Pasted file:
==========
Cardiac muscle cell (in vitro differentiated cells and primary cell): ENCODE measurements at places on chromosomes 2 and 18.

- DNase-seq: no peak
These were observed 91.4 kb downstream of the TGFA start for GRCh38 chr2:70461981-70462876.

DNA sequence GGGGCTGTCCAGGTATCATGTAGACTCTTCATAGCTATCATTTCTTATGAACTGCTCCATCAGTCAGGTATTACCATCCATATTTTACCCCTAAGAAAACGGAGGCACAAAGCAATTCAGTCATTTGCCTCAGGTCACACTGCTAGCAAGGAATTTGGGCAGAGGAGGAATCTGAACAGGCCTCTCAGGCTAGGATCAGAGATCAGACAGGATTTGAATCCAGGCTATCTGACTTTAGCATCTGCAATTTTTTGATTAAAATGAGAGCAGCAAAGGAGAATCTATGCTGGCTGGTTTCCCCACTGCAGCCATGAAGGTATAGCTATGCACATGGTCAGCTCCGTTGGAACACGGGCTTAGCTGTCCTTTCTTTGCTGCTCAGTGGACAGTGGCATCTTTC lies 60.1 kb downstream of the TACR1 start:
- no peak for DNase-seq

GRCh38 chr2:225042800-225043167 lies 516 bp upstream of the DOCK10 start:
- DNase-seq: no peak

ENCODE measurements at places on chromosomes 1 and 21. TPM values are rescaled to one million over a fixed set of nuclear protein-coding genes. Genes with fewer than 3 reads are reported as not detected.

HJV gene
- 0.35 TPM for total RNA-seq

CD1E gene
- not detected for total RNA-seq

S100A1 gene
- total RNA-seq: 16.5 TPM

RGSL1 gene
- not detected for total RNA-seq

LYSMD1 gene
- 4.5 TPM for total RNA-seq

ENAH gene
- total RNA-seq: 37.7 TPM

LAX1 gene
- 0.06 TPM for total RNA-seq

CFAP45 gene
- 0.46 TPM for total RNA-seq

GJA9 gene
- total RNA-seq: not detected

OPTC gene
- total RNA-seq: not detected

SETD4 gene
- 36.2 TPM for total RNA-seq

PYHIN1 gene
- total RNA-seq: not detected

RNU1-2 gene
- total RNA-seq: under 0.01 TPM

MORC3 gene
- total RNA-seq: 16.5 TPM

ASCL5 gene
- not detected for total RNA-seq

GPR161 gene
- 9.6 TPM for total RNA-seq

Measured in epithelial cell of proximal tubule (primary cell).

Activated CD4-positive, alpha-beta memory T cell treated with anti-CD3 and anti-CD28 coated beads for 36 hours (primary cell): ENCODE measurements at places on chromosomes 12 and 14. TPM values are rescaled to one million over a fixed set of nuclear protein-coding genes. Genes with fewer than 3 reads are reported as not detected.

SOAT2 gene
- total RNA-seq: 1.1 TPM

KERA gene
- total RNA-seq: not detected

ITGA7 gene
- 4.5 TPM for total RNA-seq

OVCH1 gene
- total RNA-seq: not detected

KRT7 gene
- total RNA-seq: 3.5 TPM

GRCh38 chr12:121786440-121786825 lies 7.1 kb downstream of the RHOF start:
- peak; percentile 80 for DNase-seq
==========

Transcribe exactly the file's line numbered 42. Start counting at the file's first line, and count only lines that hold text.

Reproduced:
Activated CD4-positive, alpha-beta memory T cell treated with anti-CD3 and anti-CD28 coated beads for 36 hours (primary cell): ENCODE measurements at places on chromosomes 12 and 14. TPM values are rescaled to one million over a fixed set of nuclear protein-coding genes. Genes with fewer than 3 reads are reported as not detected.